COMM115 – Fundamentals of Effective Interpersonal Communication
Hours: 39 Credits: 3.0

Successful, healthy, and productive interpersonal relationships form the foundation of Criminal Justice work. This course focuses on building self-awareness, the communication process, and the development of professional communication skills. Prerequisite: None


CRIM115 – Introduction to Criminology
Hours: 39 Credits: 3.0

This course examines current theoretical explanations of criminal behaviour and the application of these theories in the Criminal Justice system. This analysis includes biological, psychological, social process, social structure, rational choice, and critical theories of crime causation and treatment. Prerequisite: None


CRIM120 – Physical Abilities and Wellness
Hours: 39 Credits: 3.0

Fitness and wellness in the criminal justice career are important behaviours for personnel in public and private police organizations, correctional facilities and justice institutions. The course is designed to assist the learner to prepare for the standards set throughout Alberta and Canada for occupational health and well-being. Students explore the concepts of wellness with an emphasis on fitness, stress management, and providing practical strategies for developing sustainable healthy lifestyles. This course will begin with the understanding and building of a plan for fitness as a lifestyle for job performance. Students will conclude this course with the Alberta Physical Readiness Evaluation for Police (APREP Test), an assessment police and corrections officers may take annually.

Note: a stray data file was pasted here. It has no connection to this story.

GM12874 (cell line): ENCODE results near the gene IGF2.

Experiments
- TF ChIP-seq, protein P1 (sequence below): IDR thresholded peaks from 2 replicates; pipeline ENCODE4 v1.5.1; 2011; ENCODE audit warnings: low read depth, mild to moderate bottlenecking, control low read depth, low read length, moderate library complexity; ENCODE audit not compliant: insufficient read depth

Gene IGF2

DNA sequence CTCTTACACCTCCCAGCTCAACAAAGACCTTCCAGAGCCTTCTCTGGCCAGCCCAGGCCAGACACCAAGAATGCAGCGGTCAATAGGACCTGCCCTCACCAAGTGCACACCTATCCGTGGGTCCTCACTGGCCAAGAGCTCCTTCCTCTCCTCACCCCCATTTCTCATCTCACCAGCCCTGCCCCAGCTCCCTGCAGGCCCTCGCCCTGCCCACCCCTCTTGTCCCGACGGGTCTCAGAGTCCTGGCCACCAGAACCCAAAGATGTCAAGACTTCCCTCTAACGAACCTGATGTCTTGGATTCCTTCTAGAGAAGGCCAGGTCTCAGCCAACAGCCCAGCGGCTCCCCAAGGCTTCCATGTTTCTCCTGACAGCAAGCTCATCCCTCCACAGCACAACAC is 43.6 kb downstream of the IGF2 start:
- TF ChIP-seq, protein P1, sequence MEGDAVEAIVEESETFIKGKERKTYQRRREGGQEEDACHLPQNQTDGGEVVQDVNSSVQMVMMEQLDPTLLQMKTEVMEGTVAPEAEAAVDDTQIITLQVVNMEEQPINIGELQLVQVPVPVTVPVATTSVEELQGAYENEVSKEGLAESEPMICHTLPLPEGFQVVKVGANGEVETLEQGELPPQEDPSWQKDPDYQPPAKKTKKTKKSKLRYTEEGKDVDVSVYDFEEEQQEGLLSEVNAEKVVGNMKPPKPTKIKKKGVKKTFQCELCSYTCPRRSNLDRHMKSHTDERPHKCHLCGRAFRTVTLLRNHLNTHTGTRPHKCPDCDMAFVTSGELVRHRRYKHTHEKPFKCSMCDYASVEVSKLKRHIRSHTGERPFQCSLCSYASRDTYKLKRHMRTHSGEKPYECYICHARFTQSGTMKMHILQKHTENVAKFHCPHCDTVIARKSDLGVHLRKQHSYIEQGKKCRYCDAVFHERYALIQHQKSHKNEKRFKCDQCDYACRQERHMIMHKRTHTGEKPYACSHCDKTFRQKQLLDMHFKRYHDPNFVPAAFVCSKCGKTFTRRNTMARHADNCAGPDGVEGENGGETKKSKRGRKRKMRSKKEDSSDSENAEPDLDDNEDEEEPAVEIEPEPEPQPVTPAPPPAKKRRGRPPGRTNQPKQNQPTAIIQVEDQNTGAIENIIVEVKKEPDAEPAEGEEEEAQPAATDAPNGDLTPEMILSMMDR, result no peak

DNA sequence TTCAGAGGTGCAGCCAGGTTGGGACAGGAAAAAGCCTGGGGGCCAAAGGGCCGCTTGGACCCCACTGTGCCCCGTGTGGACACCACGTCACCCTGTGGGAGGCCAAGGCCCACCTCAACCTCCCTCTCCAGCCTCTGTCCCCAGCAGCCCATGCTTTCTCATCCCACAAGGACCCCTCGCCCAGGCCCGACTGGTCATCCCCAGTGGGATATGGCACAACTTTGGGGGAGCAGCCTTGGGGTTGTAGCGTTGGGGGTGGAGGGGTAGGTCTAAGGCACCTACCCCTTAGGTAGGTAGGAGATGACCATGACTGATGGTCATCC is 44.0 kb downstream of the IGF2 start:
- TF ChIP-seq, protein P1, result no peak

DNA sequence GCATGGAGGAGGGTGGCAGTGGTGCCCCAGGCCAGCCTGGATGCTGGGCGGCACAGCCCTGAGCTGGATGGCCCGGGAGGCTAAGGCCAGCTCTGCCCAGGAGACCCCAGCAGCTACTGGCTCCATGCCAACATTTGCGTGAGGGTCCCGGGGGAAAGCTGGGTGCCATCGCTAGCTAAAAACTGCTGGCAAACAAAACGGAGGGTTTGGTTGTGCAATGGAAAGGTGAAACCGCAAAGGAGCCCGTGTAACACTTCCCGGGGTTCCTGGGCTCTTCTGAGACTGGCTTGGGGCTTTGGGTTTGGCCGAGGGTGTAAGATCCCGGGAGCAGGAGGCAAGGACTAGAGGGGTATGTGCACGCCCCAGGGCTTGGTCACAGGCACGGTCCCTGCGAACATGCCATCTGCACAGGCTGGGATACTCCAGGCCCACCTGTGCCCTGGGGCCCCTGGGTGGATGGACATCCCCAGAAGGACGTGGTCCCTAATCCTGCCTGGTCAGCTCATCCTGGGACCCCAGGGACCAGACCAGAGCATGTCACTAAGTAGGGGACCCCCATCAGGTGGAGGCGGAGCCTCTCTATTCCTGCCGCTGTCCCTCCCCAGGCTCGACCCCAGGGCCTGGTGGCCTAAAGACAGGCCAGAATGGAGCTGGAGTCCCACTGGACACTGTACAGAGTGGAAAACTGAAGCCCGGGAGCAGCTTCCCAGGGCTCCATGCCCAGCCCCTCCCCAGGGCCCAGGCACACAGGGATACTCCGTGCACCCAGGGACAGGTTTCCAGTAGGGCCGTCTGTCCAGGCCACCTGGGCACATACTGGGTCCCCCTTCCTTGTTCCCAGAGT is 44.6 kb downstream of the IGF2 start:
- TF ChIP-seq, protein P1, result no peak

CRIM135 – Canadian Criminal Law and the Court System
Hours: 39 Credits: 3.0

This course investigates the nature, purpose, sources, and principles of Canadian criminal law. Current policy and specific legislation in the Criminal Code will be examined in detail. The various levels and goals of the courts (federal, provincial, municipal) will be discussed. The major structures of the courts, basic procedures and legal concepts will be explored. A special emphasis will be placed on the criminal court systems. Prerequisite: None.


CRIM145 – Interviewing Skills for Criminal Justice Professionals
Hours: 39 Credits: 3.0

This course covers basic interviewing techniques and focuses on various types of interviews. Emphasis is placed on how to effectively communicate in order to obtain statements from complainants, victims and witnesses of all ages and circumstances. Students should be prepared to practice developing skills through role playing and case studies. Prerequisite: None


CRIM155 – Youth, Crime, and the Law
Hours: 39 Credits: 3.0

This course examines the nature, purpose, and administration of the youth justice system in Canada. Reviews of the old Juvenile Delinquent Act, Young Offenders Act, and the new Youth Criminal Justice Act, and solutions to delinquency problems will be addressed. Special emphasis will be assigned to the different requirements criminal justice professionals need to know when dealing with young offenders. Prerequisite: None


CRIM165 – Introduction to Law Enforcement
Hours: 39 Credits: 3.0

This course examines law enforcement agencies—their function and role in society, their structure and management, their critical operations and tasks. Specific police functions such as arrest, search and seizure; investigation, patrol and surveillance; traffic control; and conflict resolution are closely examined. Emphasis is placed to the training of police officers and to policing as an occupation, designing and planning strategies for police agencies, and related topics. Prerequisite: None.


CRIM185 – Introduction to Corrections
Hours: 39 Credits: 3.0